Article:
Join us online on Monday 19th October 2020 for this year’s British Library Open and Engaged conference: ‘Inequities in Scholarly Communications’, addressing this year’s international Open Access Week theme of ‘Open with Purpose: Taking Action to Build Structural Equity and Inclusion’.
This one-day, online conference will bring together speakers working in libraries, museums, archives and publishers to further highlight and explore a number of these avenues, to critically assess whether the purported benefits of more open scholarly communications have been realised, and where possible to present practical ways forward.
Working in scholarly communications, we tend to assume that ‘Open’ is a good thing. We espouse the various benefits of openness, such as: free access to scholarly and educational resources for a wider audience, including journalists, various practitioners and professionals, and the general public; the potential to influence policy makers; allowing businesses to take advantage of the latest research; general improvements to the research process; and the offer of increased recognition for individual researchers and their institutions. Moreover, we celebrate the gradual emergence of a scholarly communications system which is more equitable for all, with fewer barriers to entry.
Though conversations around scholarly communications (and debates in digital media) have always included critical voices, those in positions of influence haven’t always paid as much attention to these as they should. Recent developments - like ‘transformative’ or ‘read and publish’ deals, the continued growth of scholar-led and community-owned infrastructure and presses, major changes in open access mandates and research evaluation policies, and the acquisition of scholarly communication services by commercial service suppliers, amongst major social and political events - have brought a number of urgent debates to the fore. Various other issues have persisted, like a lack of bibliodiversity in publishing and scholarly communications systems, funding inequalities, inclusivity (or lack of) in hiring, promotion and professional practices. These have implications for whether or not scholarly communications and ‘Open’ is ultimately beneficial for all.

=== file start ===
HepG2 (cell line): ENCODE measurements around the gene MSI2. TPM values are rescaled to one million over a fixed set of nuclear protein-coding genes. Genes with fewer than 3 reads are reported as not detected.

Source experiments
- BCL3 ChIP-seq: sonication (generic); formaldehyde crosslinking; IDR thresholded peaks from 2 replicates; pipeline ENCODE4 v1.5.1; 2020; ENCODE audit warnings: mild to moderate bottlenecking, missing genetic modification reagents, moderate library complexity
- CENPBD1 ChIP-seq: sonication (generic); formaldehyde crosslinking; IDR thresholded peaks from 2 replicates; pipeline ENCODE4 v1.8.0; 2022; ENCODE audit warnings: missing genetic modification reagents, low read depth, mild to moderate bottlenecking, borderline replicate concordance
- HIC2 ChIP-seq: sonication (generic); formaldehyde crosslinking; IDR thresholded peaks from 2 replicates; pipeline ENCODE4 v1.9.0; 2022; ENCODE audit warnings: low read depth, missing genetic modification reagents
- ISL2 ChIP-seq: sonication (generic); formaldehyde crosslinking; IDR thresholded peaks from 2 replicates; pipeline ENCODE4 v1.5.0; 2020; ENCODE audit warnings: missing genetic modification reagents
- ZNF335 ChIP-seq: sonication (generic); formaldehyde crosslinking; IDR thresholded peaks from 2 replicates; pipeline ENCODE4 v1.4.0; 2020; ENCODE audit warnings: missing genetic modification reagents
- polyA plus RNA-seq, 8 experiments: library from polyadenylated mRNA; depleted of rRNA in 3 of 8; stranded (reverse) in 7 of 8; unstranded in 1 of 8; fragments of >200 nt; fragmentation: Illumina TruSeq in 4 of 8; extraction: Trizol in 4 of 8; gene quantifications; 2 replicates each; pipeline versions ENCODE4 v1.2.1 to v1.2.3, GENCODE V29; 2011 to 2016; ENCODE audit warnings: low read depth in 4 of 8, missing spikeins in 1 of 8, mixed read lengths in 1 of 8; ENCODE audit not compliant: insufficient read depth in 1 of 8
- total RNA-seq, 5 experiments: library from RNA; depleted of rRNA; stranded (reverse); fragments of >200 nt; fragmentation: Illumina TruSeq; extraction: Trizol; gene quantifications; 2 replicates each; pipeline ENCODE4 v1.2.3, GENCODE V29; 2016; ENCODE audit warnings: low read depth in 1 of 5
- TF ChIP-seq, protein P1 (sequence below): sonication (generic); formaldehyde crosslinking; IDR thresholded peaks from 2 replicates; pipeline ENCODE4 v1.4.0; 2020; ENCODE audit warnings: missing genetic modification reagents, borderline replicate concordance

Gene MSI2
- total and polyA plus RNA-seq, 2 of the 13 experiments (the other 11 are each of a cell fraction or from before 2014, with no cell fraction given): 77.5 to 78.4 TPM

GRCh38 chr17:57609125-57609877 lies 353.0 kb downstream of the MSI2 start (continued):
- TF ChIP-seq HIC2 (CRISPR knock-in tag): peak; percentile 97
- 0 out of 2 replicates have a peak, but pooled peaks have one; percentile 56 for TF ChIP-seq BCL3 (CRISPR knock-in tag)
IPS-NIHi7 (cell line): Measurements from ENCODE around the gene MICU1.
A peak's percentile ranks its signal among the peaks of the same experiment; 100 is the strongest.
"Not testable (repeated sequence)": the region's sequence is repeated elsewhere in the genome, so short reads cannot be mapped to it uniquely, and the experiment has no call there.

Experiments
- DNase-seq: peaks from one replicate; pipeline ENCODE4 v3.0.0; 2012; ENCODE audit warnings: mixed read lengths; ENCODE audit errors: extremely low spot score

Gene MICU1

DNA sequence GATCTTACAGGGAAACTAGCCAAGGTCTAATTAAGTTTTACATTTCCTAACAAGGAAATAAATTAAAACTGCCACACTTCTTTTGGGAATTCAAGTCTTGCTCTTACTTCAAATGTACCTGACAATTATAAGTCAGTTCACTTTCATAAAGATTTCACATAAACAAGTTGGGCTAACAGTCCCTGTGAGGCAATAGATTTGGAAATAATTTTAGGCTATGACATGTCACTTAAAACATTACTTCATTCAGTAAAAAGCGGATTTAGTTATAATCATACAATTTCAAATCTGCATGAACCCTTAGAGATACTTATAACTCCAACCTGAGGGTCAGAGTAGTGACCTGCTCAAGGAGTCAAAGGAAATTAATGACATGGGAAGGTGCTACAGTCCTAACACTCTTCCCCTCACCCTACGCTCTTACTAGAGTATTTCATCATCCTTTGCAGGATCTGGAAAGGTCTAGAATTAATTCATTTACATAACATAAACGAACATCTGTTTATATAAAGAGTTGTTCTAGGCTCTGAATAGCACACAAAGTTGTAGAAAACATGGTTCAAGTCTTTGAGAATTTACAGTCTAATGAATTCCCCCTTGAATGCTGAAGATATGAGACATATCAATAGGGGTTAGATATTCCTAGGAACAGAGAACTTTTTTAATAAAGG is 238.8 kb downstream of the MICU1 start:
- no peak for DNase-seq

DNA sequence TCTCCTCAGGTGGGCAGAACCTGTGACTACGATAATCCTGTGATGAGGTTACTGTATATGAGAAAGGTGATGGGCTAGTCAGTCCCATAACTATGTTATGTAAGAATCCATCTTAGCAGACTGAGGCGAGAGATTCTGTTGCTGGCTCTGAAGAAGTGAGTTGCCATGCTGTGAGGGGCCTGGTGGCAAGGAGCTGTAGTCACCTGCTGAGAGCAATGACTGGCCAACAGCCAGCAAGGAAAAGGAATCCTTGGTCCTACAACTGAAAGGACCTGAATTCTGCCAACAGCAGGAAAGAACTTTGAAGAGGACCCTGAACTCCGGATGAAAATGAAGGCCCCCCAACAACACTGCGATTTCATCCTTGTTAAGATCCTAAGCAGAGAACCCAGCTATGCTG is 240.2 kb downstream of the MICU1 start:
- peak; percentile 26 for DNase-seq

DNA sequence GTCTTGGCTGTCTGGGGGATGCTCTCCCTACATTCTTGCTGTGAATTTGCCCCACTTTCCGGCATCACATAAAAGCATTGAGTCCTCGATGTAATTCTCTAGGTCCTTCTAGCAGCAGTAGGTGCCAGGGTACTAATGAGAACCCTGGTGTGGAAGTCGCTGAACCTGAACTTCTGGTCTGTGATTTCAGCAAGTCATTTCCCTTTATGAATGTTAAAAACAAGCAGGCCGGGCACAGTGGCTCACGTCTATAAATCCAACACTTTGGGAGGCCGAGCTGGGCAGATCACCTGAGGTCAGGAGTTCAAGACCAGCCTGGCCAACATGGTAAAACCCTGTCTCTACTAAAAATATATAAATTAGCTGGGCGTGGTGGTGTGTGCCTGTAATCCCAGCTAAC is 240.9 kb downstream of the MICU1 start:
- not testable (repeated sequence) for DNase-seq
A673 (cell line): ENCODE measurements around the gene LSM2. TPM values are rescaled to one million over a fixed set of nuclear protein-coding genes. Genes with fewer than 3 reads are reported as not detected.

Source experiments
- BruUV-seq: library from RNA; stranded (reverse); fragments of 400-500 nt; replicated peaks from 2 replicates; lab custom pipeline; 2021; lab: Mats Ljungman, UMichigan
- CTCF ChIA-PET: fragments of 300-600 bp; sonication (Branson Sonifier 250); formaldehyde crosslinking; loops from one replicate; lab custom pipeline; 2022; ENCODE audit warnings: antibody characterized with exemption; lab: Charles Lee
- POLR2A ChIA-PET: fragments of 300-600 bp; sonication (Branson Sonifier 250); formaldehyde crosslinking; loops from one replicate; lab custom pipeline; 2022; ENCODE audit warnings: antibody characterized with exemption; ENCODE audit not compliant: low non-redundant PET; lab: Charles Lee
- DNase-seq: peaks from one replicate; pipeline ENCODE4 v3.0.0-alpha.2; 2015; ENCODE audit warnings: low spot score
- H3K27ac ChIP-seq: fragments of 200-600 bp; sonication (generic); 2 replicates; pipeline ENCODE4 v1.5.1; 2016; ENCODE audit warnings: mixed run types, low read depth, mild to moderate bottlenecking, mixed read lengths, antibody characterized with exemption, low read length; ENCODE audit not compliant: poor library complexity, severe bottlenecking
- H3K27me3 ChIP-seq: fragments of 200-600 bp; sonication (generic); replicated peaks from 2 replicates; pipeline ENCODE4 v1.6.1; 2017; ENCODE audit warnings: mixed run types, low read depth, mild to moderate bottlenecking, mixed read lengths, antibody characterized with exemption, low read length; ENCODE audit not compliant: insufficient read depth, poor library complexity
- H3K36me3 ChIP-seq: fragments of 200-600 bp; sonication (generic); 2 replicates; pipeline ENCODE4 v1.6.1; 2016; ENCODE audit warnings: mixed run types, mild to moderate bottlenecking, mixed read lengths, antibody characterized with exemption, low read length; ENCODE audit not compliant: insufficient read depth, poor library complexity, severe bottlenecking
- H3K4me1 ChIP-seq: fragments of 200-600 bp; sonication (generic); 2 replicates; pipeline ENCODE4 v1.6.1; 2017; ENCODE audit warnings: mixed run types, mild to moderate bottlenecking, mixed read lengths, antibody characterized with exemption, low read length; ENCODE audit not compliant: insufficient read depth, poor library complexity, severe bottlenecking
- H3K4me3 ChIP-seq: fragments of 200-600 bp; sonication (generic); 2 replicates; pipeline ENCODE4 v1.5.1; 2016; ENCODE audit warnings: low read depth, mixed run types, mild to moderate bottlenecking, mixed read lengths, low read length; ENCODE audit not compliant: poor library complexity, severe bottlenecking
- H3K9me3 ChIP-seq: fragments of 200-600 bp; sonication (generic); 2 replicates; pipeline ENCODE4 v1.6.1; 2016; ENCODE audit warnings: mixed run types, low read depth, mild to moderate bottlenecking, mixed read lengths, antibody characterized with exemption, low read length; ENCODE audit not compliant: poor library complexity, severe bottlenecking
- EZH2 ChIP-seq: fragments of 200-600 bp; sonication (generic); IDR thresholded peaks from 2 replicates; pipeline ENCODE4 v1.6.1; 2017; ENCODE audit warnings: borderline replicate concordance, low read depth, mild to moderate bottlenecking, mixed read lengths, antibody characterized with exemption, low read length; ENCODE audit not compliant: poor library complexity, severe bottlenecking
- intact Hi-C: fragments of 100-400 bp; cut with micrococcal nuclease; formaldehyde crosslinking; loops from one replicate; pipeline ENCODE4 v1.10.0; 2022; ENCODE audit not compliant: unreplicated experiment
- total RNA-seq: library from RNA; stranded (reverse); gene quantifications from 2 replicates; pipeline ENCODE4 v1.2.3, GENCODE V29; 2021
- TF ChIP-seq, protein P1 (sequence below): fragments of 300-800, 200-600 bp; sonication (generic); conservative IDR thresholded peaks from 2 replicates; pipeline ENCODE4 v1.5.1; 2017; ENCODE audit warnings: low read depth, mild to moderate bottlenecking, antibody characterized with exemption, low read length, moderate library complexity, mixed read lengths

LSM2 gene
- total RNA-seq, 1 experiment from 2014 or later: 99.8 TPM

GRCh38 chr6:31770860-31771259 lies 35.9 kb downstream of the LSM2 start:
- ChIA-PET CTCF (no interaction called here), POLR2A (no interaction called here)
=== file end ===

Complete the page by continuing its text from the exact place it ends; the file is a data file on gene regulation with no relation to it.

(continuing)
Registration is free and open now. Recordings from the day will be made publicly available in November 2020.